An iconic roadside eatery is reopening after being shuttered for more than two years during the pandemic.

The Cadet Restaurant, known for its hearty down-home diner fare and cowboy mascot “Sam” – a 30-foot-tall statue seen holding a giant hamburger along Route 422 near Kittanning – will welcome diners today.

Sam, featured in the book “Roadside Giants,” was purchased in Chicago for $ 3,200.

Outgoing owners George Morda, 91, and his wife Mimi, 73, of Manor Township, ran the popular diner since 1952.

Originally called The Owl’s Nest, the restaurant started out as a small drive-in restaurant – the first of its kind in the area.

Serving classic American-style cuisine, the vibe is nostalgic and leaves one reminiscent of the days of car hops and muscle cars.

The roadside staple has welcomed patrons for decades. The Mordas have decided to retire and gave their blessing to a new family – the Robeys.

Incoming owner Melanie Robey, 49, formerly of Glenshaw, said a random drive-by along Route 422 led to what she calls “divine intervention” for her new business venture.

“I had lost my job during covid and I was depressed, and me and my children wanted to move to the country,” Robey said. “I saw Sam and got emotional. I told my family this is our restaurant. “

Robey recalled that, at the time, her children chuckled and didn’t take her seriously.

Robey said she was looking to buy a food truck and start a new career for herself and wanted a “complete change.”

So, The Cadet became her family’s new adventure.

The family relocated from Glenshaw to East Franklin.

After seeing Sam on her road trip, Robey said she looked up Morda’s contact information on the Cadet’s website and asked him if she could have a job at The Cadet.

And the rest sort of just fell into place, Robey said.

“I’m overwhelmed. Our souls called each other and he was looking for someone to open his baby back up, ”Robey said. “We cleaned the whole restaurant but basically kept everything the same – the customers want it that way.”

Robey is renting to own and said she expects to officially take over ownership within a year.

“It means the world to us. I’m going to cry. We’re happy because it’s going to a good family and they’re hard workers, ”said Mimi Morda of her impending retirement.

The Mordas are helping the Robeys settle in to their new role as restaurateurs.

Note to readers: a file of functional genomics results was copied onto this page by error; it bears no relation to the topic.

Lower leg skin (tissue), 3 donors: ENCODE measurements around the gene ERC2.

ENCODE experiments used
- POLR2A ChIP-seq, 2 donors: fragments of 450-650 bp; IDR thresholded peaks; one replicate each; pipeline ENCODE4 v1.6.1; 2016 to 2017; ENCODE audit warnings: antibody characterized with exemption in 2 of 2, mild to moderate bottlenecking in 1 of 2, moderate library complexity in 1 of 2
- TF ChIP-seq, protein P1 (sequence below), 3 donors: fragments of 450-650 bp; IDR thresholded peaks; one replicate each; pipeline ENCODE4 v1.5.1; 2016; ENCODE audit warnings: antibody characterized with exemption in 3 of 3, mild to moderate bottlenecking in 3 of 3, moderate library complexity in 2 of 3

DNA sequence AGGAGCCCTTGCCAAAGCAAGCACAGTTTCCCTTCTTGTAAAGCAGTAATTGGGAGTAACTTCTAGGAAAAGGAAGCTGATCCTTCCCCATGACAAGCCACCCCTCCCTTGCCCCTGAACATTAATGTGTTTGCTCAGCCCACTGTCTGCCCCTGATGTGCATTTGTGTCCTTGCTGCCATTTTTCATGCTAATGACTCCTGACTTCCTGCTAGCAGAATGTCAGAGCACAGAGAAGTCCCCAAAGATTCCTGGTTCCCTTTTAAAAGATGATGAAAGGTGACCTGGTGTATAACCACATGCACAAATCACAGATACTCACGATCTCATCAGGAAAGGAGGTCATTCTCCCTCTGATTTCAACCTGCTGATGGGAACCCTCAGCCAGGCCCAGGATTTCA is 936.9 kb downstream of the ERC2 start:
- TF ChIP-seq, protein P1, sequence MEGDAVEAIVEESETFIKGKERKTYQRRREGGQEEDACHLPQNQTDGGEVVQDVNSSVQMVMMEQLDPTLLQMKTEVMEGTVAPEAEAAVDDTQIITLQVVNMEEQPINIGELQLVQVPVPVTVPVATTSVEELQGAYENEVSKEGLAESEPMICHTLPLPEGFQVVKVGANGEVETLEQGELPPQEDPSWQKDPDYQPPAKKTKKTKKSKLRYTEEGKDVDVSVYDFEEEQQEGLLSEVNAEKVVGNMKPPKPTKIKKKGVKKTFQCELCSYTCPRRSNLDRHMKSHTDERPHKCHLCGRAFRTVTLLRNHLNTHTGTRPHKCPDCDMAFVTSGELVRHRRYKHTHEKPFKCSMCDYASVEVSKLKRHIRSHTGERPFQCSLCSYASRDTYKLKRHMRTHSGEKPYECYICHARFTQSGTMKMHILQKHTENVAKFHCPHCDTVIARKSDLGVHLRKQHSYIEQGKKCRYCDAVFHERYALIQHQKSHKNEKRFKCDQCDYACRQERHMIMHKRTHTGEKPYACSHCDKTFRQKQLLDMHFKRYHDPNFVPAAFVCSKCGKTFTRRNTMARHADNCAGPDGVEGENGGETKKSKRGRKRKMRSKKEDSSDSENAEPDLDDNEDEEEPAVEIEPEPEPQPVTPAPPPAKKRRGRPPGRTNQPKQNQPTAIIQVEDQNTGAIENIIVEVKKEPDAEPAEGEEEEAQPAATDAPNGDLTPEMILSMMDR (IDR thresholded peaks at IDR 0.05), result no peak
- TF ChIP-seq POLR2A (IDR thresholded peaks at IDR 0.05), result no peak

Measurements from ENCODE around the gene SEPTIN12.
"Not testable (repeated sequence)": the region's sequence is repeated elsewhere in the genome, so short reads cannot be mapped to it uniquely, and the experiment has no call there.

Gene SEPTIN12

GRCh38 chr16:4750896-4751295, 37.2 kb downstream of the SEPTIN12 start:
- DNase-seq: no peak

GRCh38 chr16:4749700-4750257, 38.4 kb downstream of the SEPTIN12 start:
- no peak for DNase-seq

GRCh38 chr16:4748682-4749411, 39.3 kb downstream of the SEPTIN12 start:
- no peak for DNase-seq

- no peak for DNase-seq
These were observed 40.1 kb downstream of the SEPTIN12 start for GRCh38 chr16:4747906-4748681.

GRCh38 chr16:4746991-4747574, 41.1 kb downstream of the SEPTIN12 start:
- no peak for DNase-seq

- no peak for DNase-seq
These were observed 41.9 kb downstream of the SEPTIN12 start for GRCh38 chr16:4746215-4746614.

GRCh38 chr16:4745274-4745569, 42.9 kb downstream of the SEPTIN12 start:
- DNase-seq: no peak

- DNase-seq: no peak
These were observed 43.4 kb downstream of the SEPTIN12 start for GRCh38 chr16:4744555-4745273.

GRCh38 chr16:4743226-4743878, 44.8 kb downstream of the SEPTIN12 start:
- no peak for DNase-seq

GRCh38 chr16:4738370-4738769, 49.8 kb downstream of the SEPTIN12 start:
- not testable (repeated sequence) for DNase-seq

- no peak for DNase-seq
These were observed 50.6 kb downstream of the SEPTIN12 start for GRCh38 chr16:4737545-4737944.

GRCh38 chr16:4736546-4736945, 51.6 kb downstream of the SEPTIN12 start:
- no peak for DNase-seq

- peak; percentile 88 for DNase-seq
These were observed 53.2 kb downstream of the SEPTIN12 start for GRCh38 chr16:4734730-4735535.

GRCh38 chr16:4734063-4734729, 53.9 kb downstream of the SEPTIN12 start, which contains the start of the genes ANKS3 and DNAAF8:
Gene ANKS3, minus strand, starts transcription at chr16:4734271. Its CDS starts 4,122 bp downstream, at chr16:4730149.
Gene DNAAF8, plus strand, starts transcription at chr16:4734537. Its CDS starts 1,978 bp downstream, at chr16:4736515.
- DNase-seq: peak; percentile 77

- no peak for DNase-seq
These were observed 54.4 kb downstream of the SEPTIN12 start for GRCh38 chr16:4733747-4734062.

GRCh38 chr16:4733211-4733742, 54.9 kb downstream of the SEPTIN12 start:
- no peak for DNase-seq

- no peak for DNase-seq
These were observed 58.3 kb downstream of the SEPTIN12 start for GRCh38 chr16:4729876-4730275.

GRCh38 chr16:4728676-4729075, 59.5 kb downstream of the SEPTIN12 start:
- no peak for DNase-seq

“I’m so glad to get rid of it,” joked George. “I’m done. I’m old enough that I can’t do it anymore and I’m glad someone else is taking over. I wanted to get a good family and they’re a good family. “

Robey said she’s excited to bring back the signature Cadet dish, The Poorboy Sandwich, piled high with two quarter-pound burgers, melted cheese, lettuce, tomato and mayo.

“It’s the same menu except we raised the prices a little. We wanted it to stay the same diner, ”Robey said.

Another must-keep item the Robey’s left untouched is a sign hung inside the main dining room by George, bearing the Cadet’s motto: “Enter as strangers / Leave as friends.”

“George is a part of this restaurant, that’s staying,” Robey said.

Robey said several of her children and relatives are involved in the new venture.

Longtime Cadet employee Laura Dinger, 41, began working at The Cadet when she was 16 years old.

She began washing dishes, moved up to waitress and now serves as aconsultant for the Robeys.

Dinger, of Kittanning Township, returns today working both the front and back of the house in whatever capacity is most needed.

“It’s just like home again,” Dinger said. “It’s sentimental.”

George Morda, originally from Ford City, served in the Army for more than a decade and worked as a crane operator at PPG.

Morda was one of seven children and grew up on a farm.

“I quit PPG – told them I was gonna go open up my restaurant,” Morda recalled.

Morda said he’s looking forward to retirement and, as he reflected back on 70 years of Cadet ownership, said he never doubted his eatery would survive.

“Absolutely. I haven’t failed at anything yet, ”said Morda.

The Cadet is open daily from 9 am to 2 pm and is located at 13514 Route 422 just outside Kittanning.

Joyce Hanz is a Tribune-Review staff writer. You can contact Joyce at 724-226-7725, jhanz@triblive.com or via Twitter .

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